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#Actualtcaudilllg

Posted 20 May 2013 - 12:36 AM

 

What advantages would you say Gamestar offers over existing well-known packages such as Game Maker or Construct 2?

Do Gamestar games also run in other, non-Firefox browsers?

 

Well Gamestar runs in your browser. That is a big bonus in that you can restart it easily. I have a background in psychology and have applied it to make Gamestar "gel" easily with gamer minds. The interface isn't perfect but there is little I can do to improve it with HTML.

It's also free, and will remain so.

Games don't run in other browsers now but in a couple weeks I will release a new version that packages games as HTML pages that run independently of the development system. I would that it worked in other browsers, but only Firefox offers the saving/loading functionality that is so crucial to useability. Webkit's dominance has been a particular problem, elsewise I could have made it run in Opera.

I've no plans to open the source at this time. But I'm not about to give up on it, either. 3D is in the works. The reason I don't want to open source it, is because 1) I don't want exploit versions floating around that I can't kill with a DMCA if it comes to that, and 2) I want to rethink the game making process from the ground up. Gamestar in its current state represents that questioning. Questioning is good and there should be more of it. Fun in particular is lacking in the design process -- game making is a chore -- and I implemented the real-time design feature with that in mind. I want Gamestar to be easy and fun to use and I want it to have a rock solid reputation for the same.

#1tcaudilllg

Posted 20 May 2013 - 12:35 AM

 

What advantages would you say Gamestar offers over existing well-known packages such as Game Maker or Construct 2?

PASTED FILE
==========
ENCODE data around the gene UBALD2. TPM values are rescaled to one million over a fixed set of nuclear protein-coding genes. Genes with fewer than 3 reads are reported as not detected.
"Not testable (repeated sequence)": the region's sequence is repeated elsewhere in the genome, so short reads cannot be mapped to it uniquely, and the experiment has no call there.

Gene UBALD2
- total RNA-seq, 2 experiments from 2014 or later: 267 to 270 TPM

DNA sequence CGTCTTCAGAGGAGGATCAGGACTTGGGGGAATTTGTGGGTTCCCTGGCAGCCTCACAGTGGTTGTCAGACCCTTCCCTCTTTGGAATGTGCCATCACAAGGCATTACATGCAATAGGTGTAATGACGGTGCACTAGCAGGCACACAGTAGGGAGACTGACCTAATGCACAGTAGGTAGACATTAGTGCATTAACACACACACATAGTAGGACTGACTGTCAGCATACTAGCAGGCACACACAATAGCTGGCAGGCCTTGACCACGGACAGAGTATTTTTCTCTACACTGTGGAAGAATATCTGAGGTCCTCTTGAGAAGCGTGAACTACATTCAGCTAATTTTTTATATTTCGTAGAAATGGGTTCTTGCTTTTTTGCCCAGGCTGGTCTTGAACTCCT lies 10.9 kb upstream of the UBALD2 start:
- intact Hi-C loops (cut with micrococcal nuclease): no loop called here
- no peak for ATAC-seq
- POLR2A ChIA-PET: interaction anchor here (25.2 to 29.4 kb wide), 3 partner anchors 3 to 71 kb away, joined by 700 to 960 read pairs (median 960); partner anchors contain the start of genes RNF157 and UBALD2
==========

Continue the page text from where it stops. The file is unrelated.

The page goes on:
Do Gamestar games also run in other, non-Firefox browsers?

 

Well Gamestar runs in your browser. That is a big bonus in that you can restart it easily. I have a background in psychology and have applied it to make Gamestar "gel" easily with gamer minds. The interface isn't perfect but there is little I can do to improve it with HTML.

It's also free, and will remain so.

They don't now but in a couple weeks I will release a new version that packages games as HTML pages that run independently of the development system. I would that it worked in other browsers, but only Firefox offers the saving/loading functionality that is so crucial to useability. Webkit's dominance has been a particular problem, elsewise I could have made it run in Opera.

I've no plans to open the source at this time. But I'm not about to give up on it, either. 3D is in the works. The reason I don't want to open source it, is because 1) I don't want exploit versions floating around that I can't kill with a DMCA if it comes to that, and 2) I want to rethink the game making process from the ground up. Gamestar in its current state represents that questioning. Questioning is good and there should be more of it. Fun in particular is lacking in the design process -- game making is a chore -- and I implemented the real-time design feature with that in mind. I want Gamestar to be easy and fun to use and I want it to have a rock solid reputation for the same.

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